At the U.N., have you had any conversations with your U.S. counterparts about not expanding the conflict?
IRAVANI: No. I have not any direct conversation with my counterpart in the United Nations. But as it is very clear that we have told the United States that these attacks is related to the level of the support from the Israelis.
But about the expanding of the new front of the war, we insisted that we are not going to expand this war front also, and we are trying to keep calm and serve resistance. But it has two sides. One side, we are giving -- going -- we are telling our other allies in the region that keep calm. But the other side also should do the same and keep calm the Israeli aggression.
I think that as long as a ceasefire does not take place, maybe any possibility may happen.
MATTINGLY: Do you believe that Hamas was right to take women and children hostage along with murdering women and children on October 7?
IRAVANI: You see that we cannot read the book from the middle page and draw our conclusion. We should see that the background of this operation -- it is back to the 75 years of the occupation and --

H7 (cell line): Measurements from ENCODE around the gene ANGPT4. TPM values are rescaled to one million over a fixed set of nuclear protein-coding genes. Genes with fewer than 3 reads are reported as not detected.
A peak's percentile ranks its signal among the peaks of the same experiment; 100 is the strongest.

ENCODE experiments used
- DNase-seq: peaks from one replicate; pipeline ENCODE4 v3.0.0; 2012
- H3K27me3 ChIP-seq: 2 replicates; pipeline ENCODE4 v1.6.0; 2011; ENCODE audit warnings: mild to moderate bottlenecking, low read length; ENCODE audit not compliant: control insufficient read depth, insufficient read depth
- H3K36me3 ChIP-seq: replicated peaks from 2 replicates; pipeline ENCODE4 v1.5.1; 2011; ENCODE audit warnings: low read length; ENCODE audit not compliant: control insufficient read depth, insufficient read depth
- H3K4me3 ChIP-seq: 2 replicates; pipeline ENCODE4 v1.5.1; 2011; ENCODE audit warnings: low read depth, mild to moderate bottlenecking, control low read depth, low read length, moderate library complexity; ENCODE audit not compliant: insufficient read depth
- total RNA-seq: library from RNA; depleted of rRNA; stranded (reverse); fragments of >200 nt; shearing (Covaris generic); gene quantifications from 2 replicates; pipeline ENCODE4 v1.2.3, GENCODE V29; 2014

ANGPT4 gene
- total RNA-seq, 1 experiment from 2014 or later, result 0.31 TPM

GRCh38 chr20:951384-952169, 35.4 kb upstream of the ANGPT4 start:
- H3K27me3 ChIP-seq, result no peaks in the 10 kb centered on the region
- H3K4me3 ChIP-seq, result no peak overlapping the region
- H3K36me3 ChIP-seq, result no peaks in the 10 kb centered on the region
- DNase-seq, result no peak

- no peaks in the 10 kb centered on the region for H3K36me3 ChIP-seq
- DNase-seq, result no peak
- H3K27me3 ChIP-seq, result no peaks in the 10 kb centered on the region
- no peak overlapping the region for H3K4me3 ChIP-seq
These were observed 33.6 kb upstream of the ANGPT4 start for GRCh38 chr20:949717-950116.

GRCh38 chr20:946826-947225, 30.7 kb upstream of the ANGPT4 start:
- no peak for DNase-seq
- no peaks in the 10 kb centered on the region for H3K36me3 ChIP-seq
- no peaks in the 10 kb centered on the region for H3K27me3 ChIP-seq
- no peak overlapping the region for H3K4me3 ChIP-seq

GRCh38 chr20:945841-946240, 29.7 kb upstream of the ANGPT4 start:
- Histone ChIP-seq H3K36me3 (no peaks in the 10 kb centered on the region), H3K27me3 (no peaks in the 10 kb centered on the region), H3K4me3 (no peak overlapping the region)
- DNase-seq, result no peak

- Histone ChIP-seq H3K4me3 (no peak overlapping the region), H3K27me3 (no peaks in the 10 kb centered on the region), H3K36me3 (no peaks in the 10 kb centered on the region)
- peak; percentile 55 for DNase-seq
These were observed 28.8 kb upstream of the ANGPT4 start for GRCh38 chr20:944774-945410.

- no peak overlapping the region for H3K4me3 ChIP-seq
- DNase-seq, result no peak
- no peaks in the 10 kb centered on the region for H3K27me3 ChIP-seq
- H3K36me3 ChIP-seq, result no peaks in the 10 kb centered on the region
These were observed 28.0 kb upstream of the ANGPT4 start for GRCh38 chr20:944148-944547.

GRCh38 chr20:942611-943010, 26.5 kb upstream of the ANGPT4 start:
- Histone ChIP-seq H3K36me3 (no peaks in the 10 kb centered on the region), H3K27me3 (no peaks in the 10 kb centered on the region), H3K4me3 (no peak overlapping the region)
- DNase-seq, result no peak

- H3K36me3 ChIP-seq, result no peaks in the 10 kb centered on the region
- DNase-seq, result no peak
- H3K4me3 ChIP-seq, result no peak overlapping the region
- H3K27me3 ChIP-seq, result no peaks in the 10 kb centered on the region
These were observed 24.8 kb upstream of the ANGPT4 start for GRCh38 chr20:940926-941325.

MATTINGLY: No, I understand that. But I think this -- the direct question I'm asking you is on taking women and children as hostage. I believe that's explicitly forbidden by Islam. So I'm trying to figure out whether or not that was a move that Iran supports.
IRAVANI: No, you should take the response from the Hamas group that they have did. We know that we have not involved in this operation and we have not participated in the planning and decision making or directing of this operation. It was not have also any consultation with Hezbollah also as the leader of Hezbollah said some days ago.
So we don't know any details about this operation -- the goals behind that. It was their own decision and their own direction.
MATTINGLY: I understand the point you're making here. What I'm asking is given the fact that you support financially and you've made clear while you might have the final decision-making process you do support Hamas generally, is do you support -- you communicate with them. Do you support the taking of women and children as hostage?
IRAVANI: It is a war. It is a war which has been started 75 years ago.
MATTINGLY: So, yes?
IRAVANI: And the Israeli regime also has did the same against the oppressed people of the Palestine also. It is depend to them. Is it fair to ask? No, we will not do it.
MATTINGLY: Last one before I let you go. Human rights watchdog Amnesty International has accused the Iranian government of callously toying with the life of Nobel Peace Prize winner Narges Mohammadi. She is now on a hunger strike. She has said that she has been denied medical care and attention.
What is your response to that, and will she be receiving medical care and attention?